Second, training—comprehensive, understandable and provided annually or more often—must be provided to employees who are required to use respirators. At a minimum, the training should include:

  • Why the respirator is necessary and how improper fit, use, or maintenance can compromise its protective effect
  • Limitations and capabilities of the respirator
  • Effective use in emergency situations
  • How to inspect, put on and remove, use and check the seals
  • Maintenance and storage
  • Recognition of medical signs and symptoms that may limit or prevent effective use
  • General requirements of OSHA’s respirator standards (Appendix C of 29 CFR 1910.134)

Right equipment? Proper fit? Fully functional filter? Medical evaluations and training accomplished? OK, get out there and paint!


Whether purchasing or replacing respirators or filters, they must be approved by the National Institute for Occupational Safety and Health (NIOSH). Painters should also be aware of counterfeit respirators. To view a video on the subject, visit and search ‘respirator counterfeit.’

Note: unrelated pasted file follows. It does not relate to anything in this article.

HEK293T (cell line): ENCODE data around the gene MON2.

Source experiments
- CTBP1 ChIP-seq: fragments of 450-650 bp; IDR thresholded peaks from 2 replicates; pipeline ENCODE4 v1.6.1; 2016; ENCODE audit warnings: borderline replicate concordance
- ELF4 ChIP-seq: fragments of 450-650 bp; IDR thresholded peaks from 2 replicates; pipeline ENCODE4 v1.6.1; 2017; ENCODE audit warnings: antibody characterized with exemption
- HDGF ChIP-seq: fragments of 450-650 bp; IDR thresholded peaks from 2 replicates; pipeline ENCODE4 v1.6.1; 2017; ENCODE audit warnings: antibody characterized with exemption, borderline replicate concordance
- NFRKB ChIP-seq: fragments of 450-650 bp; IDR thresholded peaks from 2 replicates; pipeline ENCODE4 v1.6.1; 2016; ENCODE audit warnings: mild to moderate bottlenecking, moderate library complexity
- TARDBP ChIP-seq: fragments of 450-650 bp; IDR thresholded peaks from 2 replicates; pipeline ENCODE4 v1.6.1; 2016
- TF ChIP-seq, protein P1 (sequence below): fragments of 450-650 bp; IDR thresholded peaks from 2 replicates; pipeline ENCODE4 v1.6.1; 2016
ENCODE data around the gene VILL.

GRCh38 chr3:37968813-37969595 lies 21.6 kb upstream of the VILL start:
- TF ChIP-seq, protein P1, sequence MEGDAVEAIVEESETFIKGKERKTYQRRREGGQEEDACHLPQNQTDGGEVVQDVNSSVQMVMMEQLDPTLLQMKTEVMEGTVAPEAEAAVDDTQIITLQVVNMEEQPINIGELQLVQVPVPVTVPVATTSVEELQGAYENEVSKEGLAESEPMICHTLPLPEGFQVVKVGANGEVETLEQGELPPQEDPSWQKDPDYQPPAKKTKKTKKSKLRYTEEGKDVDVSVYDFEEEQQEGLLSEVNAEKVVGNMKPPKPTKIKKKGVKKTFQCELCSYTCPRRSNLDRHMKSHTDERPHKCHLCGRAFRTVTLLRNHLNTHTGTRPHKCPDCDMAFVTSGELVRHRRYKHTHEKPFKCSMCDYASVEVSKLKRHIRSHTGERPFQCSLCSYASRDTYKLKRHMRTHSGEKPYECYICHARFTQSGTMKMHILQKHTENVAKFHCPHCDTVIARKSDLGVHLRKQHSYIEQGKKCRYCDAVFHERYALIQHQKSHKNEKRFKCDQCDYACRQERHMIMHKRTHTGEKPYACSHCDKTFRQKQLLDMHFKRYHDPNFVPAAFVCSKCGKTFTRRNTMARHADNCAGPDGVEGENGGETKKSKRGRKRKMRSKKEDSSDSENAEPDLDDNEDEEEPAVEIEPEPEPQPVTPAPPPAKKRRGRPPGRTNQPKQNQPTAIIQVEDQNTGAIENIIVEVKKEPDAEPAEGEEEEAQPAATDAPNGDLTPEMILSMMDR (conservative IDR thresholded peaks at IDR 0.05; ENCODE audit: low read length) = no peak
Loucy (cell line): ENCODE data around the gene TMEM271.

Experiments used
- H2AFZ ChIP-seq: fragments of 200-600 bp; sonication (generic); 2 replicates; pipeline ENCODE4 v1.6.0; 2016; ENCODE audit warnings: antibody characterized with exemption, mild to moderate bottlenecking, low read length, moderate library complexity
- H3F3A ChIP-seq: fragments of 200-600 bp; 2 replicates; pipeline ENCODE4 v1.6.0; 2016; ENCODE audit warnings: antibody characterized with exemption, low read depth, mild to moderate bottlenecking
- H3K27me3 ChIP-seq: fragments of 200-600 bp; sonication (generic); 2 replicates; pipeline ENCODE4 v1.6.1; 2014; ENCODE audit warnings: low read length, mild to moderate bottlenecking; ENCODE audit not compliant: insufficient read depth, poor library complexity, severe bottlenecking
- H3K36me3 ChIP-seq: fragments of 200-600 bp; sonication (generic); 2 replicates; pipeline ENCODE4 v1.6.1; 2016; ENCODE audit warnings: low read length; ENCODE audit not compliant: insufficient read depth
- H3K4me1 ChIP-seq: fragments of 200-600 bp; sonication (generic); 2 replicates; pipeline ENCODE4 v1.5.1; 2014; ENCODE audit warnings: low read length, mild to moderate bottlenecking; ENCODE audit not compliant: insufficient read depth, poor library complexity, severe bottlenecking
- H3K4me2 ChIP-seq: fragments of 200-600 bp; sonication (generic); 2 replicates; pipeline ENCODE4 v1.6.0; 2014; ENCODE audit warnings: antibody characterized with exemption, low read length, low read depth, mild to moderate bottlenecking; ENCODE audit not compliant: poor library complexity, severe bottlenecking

• OSHA’s Respiratory Protection eTool contains more information on respirators, selection, change schedules, service life, and the various types of contaminants such as mold, lead-based paint, asbestos, and others that contractors may encounter on the job.

• Learn more about the different types of respirators by viewing OSHA’s training video on respirator types, available in both English and Spanish.

• For additional information about fit testing, user seal checks, medical evaluation, and training requirements, check out OSHA’s training videos:

• To help with choosing the most appropriate respirators, the National Institute for Occupational Safety and Health offers extensive guidance and materials for respirators.